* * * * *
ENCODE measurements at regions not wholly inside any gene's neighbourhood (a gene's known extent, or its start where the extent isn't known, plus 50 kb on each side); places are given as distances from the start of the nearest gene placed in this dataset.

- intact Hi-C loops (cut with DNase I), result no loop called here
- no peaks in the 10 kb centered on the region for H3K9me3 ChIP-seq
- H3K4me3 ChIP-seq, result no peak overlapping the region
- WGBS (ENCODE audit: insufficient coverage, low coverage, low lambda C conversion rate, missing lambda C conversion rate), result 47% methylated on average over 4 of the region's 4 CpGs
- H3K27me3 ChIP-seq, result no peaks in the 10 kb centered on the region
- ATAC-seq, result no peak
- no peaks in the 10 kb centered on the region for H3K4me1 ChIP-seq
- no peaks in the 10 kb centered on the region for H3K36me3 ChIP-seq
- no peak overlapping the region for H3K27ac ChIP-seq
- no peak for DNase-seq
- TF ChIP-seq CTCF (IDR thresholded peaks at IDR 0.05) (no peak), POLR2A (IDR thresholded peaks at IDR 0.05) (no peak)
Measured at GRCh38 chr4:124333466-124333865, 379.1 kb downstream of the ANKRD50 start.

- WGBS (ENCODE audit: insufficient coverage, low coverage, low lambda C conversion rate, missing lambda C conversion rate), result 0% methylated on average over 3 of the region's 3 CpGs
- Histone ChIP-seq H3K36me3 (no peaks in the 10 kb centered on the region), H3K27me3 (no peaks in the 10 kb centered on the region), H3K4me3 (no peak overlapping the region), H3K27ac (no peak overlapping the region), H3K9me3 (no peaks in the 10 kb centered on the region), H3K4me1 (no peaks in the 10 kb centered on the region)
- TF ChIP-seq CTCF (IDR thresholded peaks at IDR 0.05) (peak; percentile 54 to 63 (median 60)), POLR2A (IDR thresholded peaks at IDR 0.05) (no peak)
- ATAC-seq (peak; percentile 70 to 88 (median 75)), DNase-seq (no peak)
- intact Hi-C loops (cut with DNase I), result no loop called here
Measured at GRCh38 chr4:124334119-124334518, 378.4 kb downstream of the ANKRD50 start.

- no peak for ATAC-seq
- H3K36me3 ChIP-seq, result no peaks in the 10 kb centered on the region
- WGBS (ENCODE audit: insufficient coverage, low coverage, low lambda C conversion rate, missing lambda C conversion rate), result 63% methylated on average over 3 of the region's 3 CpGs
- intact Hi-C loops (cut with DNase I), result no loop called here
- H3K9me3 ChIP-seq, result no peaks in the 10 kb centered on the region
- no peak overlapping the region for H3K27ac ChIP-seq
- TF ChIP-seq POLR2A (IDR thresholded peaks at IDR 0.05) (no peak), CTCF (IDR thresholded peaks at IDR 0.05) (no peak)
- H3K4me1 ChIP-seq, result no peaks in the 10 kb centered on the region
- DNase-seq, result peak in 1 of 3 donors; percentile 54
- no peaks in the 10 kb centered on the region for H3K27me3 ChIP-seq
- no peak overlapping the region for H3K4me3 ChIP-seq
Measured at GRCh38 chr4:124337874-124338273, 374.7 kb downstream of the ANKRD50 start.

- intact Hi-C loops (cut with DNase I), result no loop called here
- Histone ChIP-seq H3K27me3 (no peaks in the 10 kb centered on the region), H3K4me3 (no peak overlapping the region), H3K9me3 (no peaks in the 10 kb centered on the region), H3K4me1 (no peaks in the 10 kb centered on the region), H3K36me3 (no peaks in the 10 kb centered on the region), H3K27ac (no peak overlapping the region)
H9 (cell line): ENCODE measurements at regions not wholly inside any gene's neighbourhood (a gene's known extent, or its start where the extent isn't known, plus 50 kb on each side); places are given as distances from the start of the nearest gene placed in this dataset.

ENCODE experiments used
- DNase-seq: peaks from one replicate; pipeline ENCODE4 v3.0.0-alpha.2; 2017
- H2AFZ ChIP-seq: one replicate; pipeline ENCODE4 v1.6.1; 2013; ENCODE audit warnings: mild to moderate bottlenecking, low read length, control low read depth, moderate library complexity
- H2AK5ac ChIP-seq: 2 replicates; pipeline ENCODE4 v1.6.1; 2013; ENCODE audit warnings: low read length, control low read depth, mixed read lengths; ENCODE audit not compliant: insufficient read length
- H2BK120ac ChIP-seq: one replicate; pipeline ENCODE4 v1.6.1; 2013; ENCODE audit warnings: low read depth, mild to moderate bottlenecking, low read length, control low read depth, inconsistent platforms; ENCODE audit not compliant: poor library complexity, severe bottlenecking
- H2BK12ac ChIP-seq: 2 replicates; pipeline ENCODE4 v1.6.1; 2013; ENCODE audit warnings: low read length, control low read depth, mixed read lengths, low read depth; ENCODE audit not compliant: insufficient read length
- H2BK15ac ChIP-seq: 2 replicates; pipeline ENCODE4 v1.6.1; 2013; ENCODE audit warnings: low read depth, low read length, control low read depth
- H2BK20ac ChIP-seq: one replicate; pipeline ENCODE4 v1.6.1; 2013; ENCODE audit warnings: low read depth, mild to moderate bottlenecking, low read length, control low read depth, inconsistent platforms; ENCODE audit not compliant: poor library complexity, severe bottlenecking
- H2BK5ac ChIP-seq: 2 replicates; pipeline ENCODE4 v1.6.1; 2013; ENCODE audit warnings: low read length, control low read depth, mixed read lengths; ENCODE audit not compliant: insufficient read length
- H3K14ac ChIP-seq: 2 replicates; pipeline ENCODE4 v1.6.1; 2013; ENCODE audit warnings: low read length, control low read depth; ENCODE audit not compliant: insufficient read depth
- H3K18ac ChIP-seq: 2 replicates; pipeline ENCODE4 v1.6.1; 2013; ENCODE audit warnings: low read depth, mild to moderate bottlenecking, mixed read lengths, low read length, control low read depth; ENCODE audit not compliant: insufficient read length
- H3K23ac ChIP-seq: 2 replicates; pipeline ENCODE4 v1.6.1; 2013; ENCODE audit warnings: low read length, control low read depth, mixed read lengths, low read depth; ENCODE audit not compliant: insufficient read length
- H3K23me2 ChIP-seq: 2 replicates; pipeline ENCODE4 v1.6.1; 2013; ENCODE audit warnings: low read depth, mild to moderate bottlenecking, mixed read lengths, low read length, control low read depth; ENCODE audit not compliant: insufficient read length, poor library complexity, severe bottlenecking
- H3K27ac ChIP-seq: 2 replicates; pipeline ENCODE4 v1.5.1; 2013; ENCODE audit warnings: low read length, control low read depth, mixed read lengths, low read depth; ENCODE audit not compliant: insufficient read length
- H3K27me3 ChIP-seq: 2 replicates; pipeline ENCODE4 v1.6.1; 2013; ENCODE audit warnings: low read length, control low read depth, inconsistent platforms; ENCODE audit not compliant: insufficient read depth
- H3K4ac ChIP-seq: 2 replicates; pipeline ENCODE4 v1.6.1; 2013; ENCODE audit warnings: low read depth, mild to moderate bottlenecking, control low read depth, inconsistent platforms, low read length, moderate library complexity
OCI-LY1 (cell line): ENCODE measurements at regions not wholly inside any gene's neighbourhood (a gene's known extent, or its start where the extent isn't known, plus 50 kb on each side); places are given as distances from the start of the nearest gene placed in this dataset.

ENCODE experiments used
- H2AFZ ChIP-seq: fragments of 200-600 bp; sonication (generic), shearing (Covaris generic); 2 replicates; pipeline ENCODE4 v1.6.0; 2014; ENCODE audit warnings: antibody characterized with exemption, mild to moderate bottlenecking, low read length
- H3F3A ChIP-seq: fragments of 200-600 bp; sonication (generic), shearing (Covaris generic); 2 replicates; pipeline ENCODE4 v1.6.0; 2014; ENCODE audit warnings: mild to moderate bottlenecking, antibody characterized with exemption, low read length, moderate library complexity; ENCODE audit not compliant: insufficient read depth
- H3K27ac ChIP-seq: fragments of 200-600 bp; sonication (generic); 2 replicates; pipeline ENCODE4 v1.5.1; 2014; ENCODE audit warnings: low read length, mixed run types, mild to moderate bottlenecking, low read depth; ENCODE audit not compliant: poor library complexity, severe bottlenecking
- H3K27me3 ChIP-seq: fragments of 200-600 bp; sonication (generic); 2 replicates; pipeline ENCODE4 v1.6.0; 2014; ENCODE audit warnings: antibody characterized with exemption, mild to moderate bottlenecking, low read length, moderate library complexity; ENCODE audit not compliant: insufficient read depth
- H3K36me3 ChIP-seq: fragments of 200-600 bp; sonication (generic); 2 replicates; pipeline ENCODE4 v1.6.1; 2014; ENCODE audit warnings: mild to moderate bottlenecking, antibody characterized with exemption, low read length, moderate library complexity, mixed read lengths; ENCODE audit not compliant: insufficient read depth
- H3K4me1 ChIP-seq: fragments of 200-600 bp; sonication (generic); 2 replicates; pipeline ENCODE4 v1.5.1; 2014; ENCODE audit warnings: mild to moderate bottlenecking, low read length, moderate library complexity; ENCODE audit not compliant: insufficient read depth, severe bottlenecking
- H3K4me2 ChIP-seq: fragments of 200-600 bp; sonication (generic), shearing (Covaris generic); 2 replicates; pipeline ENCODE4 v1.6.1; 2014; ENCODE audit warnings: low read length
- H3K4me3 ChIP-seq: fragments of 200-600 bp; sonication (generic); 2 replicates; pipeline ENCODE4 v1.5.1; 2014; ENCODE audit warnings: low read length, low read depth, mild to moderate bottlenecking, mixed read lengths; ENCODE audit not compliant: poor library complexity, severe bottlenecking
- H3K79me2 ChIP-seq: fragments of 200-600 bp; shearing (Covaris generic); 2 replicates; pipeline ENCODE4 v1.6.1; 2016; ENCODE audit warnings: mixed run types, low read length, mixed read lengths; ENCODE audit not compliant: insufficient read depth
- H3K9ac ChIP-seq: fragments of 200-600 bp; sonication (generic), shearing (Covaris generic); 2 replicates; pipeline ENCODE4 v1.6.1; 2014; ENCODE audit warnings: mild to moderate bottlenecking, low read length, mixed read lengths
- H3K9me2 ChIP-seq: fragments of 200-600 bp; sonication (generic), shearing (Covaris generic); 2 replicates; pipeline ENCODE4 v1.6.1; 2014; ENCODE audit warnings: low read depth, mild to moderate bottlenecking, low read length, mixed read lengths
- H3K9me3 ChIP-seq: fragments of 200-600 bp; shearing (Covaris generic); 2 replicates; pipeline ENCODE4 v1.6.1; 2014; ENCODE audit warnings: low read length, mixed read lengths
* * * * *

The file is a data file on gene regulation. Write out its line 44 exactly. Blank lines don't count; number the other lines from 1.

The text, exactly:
- H3K14ac ChIP-seq: 2 replicates; pipeline ENCODE4 v1.6.1; 2013; ENCODE audit warnings: low read length, control low read depth; ENCODE audit not compliant: insufficient read depth